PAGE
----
List Of Sleep Disorders

Latest update: September 26, 2018

Author: Heidi Holvoet, PhD

This overview list of sleep disorders includes brief definitions and gives you an idea of which one may be affecting your child, toddler or baby.

This list focuses on primary disorders only. These are the less common, but more serious ones that truly disrupt your child's nights and require dedicated attention.

Parasomnias: night terrors, bedwetting and sleepwalking

These so-called parasomnias in our list of disorders can be quite annoying but are usually not too serious from a medical point of view. They pass without medical intervention in most cases or need only gentle guidance to be corrected.

Night Terrors

Night terrors or sleep terrors, also called confusional arousal, are awakenings from deep sleep, typically in the early night. The child seems wide awake but isn't, typically screams and is restless for a while before going back down. Next day he/she does not remember what happened.


Technically it takes a long time before bedwetting becomes a real issue. Being dry at night is part of normal development, and it very often happens much later than being dry during the day.

Up to the age of 6-8 years old, it is usually is still normal and due to physical immaturity. Most kids simply outgrow it but in some cases, specific solutions going from gentle guidance through medical intervention can be necessary.

Sleepwalking and Sleeptalking

A sleepwalking or sleeptalking child will be 'up' but not really awake. It is a typical thing for school-aged kids, but it can disrupt your toddler's naps and nights too.

The main thing is to be attentive to this as a parent and to make sure your sleepwalker does not get injured during his or her walks.

Sleep apnea

The most common type of apnea in young children is called Obstructive Sleep Apnea Syndrome (OSAS). It is when the upper airways block partially or completely from time to time during the night (or nap).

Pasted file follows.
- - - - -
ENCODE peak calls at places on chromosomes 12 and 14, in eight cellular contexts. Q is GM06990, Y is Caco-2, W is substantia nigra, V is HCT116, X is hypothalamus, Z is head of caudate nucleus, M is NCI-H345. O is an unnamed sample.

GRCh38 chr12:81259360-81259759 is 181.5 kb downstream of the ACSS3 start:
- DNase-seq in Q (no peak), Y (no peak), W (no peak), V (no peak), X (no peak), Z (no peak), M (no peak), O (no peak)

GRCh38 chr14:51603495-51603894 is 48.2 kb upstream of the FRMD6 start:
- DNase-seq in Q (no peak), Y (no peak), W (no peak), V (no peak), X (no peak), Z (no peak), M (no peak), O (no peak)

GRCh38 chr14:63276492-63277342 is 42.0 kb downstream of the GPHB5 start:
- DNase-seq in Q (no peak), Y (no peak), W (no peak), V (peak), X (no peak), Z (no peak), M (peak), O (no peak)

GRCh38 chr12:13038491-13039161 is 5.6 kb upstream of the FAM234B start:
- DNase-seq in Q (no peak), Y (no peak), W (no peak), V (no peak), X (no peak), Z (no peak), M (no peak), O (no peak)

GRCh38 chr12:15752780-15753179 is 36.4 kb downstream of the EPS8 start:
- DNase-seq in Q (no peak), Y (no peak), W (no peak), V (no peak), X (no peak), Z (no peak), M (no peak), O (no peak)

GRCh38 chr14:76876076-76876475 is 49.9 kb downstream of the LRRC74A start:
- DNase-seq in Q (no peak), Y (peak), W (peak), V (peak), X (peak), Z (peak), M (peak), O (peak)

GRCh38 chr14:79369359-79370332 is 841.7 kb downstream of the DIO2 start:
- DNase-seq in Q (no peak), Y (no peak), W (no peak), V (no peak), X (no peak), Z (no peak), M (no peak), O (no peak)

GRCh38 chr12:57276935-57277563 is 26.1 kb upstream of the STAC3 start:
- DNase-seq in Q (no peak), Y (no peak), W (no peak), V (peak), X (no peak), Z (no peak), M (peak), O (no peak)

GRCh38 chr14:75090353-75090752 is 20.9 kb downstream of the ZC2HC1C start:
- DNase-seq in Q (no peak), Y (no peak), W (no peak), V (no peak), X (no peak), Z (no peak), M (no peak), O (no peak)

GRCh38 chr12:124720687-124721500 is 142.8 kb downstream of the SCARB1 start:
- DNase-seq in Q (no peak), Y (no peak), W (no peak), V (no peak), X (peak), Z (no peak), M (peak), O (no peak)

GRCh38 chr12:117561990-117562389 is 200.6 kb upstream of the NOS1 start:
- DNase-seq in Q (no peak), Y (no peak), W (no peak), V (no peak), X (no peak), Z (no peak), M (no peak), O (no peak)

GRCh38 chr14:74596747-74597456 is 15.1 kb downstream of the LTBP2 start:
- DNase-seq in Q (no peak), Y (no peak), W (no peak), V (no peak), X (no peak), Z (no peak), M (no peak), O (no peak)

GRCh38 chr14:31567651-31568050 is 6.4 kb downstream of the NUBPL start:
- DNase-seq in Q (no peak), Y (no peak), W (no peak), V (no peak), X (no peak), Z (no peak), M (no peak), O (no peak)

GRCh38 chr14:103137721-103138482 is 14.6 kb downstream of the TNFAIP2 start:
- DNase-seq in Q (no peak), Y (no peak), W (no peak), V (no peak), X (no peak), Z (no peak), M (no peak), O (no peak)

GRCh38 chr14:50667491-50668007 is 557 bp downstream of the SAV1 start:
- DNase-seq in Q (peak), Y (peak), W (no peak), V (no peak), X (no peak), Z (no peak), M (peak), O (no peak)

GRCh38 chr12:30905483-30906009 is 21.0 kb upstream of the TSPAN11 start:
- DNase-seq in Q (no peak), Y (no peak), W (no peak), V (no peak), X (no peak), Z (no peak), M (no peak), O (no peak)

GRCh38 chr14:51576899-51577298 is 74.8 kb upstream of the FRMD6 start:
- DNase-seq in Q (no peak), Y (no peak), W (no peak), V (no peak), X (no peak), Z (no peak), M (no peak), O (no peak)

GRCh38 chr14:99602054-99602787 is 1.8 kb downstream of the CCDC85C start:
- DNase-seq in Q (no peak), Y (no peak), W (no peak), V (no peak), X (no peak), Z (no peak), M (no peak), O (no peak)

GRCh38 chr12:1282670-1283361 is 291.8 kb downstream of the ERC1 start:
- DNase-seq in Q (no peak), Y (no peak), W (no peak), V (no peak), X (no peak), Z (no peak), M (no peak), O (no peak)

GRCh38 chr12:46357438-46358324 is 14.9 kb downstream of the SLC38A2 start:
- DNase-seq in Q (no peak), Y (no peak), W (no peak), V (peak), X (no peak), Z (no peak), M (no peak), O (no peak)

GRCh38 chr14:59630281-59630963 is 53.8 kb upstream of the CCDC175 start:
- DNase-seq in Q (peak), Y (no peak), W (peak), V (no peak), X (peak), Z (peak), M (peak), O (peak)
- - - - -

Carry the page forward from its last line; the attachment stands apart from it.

In infants it is usually Central Sleep Apnea, where a failed brain signal causes a breathing pause.

In either case, the short breathing halts (half) wake up the child. Baby, toddler or older child then does not get enough deep rest.

This is the most common disruptive sleeping disorder kids can have, about 1 to 3 percent could be affected. Removal of tonsils and adenoids in surgery is the common medical treatment.

The problem with it is that it often goes unnoticed. Consequences include growth disturbance and behavioral problems. That's why it is so important to spot apnea as soon as possible. Double-check all sleep disorder symptoms and the specific signs and symptoms to make sure you don't miss it.


Narcolepsy is when sleep patterns are seriously disrupted. A narcoleptic person is extremely tired during the day, can be problematic to wake at certain times and can fall asleep suddenly, anywhere.

Luckily this is very rarein kids, definitely in very young ones but it's in the list of sleep disorders for reference and so that you are aware of its existence, and recognize it just in case.